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How gravity really works

  1. Nov 3, 2011 #1
    How does gravity work? This seems to be one of the most often asked questions and one that has consumed many people. It appears no one really knows and no one is saying. Einstein, Newton and many other ingénues minds have offered formulas and analogies that beautifully calculate or predict what gravity will do but none of them describes how it works. I don’t know if I’m more surprised of that or that no one is still offering a description.
    Relativity says gravity is the curving of space-time by any object that has mass. The analogy of a rubber sheet being stretched by a heavy object is a nice one-dimensional visual of what gravity may look like but it does not explain how it works. The analogy is even confusing to some non scientific people who believe we know how gravity works. Gravity is always described as a pulling force. One of the newer hypotheses has something called gravitons which are really the same thing but again not explaining how gravity works just putting the question off another step. For more than eighty years we have collected data and asked the same questions and still no answers. Maybe were asking the wrong questions or putting too much faith in the same old models.
    How gravity works should be one of the most important questions. When we solve that mystery it will answer so many questions in science, engineering, biology and especially cosmology. I’m sure life as we know it will change dramatically after that. Changes like the way we travel on earth or in space will lead to even more discoveries. Knowing how gravity really works should go a long way in answering many of the questions we have in cosmology.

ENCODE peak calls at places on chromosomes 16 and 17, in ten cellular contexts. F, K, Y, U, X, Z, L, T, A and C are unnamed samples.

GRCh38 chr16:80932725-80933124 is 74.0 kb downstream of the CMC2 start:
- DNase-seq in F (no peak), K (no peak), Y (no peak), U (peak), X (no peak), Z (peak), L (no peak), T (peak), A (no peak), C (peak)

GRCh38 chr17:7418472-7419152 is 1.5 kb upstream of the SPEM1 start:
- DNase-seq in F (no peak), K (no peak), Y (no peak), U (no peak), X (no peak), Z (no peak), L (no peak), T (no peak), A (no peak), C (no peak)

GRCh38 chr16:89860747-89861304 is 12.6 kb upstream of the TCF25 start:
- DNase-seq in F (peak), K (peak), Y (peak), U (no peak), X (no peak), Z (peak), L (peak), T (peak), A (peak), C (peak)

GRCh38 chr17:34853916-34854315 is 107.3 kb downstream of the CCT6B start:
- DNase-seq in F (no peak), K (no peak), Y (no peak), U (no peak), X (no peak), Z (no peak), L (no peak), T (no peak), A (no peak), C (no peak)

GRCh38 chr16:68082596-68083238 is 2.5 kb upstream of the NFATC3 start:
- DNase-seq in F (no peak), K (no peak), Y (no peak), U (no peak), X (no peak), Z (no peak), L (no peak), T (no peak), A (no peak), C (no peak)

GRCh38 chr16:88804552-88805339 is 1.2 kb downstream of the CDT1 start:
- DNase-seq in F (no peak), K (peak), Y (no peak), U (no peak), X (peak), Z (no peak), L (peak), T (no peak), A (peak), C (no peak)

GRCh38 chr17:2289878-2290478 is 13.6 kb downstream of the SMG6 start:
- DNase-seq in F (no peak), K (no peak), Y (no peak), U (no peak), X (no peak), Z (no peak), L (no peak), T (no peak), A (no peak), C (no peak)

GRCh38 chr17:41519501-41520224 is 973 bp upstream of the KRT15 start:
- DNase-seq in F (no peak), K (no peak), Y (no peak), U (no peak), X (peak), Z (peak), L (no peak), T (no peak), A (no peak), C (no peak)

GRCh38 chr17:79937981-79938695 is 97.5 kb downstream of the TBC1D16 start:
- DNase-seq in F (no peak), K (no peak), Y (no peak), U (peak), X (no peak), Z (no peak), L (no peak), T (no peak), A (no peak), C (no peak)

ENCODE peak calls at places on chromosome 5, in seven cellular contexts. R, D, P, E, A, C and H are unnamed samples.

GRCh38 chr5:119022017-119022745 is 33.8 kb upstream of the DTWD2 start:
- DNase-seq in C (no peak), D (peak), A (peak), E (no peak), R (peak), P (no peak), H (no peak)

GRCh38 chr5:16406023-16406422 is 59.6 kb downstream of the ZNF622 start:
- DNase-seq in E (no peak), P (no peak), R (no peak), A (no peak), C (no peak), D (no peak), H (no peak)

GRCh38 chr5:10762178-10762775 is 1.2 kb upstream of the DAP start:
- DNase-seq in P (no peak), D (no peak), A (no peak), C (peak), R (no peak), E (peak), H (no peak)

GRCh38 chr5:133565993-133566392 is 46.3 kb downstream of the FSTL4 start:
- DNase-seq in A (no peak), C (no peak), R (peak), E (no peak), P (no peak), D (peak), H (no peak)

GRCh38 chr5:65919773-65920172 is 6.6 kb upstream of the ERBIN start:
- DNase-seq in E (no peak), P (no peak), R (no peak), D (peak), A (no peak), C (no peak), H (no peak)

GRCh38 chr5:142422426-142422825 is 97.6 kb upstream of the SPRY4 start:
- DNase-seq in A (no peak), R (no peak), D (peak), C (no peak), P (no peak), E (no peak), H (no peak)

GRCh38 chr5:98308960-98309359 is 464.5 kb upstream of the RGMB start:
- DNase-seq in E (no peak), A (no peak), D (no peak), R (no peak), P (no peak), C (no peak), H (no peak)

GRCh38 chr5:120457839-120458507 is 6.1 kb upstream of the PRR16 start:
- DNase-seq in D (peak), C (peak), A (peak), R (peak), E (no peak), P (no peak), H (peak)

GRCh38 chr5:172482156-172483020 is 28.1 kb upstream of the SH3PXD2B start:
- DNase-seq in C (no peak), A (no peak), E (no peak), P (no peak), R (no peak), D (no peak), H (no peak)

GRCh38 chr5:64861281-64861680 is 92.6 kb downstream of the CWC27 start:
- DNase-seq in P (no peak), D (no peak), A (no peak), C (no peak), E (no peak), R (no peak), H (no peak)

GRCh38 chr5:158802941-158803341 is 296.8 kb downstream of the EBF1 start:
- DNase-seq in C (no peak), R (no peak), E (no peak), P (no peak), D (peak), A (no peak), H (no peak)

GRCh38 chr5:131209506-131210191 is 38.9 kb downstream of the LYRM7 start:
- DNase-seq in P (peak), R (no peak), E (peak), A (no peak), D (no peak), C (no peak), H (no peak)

I am new to Physics Forum and cosmology for that matter. Like many of you I too am totally fascinated with cosmology. I enjoy reading the intelligent and well thought postings. It’s nice to be able to ask questions and right away get many answers, descriptions and great discussions.
    My background is in mechanical engineering but in the last two years I have read a lot on cosmology and the history behind it. I am a fast learner and can usually reason my way through things at least with the information I have. That being said I still can’t get past this issue with gravity. I few weeks ago we had a thread going where the subject of kinetic gravity came up. I was a little surprised at the negative reaction to it and if no one wants to discuss it I promise I will not bring the K word up again. At the time I did not know that the subject of kinetic gravity was banned from this forum.
    I’m not sure why there was such a quick and almost dogmatic rejection of the subject. It being the only theory in the last 265 years that has attempted to explain how gravity works physically. The standard theories which also have many problems hardly even try to physically explain gravity and when they do there’s always some mysterious element, force or set of circumstances that needs to be injected.
    Kinetic gravity does not have half the problems that standard gravity has. If nothing else kinetic gravity is great for modeling ideas and allows you to see things in reverse. It’s also great for brainstorming and I was wondering if there could be some place in the forum to discuss different or new ideas. I understand that you need to keep a handle on the nontraditional science theories but any discussions on “how gravity really works” I think would be important even if some don’t agree. Especially when it's the only idea being proposed. I love reading this forum and do not wish to be banned for bringing up good subjects like this. Maybe there could be some closet area you could hide us in. At least until the conversation has finished. Thanks
     
  2. jcsd
  3. Nov 3, 2011 #2
    Kinetic gravity, for those who are wondering, is the theory that the gravitational "pull" experienced by an object is actually due to a push, resulting from many impacts on the opposite side. There is supposed to be a flux of small particles pervading space, the presence and movement of large objects like the sun and the earth creates regions of different density and hence different pressure in the flux, and (e.g.) our attraction to the earth's surface is because of such a pressure gradient.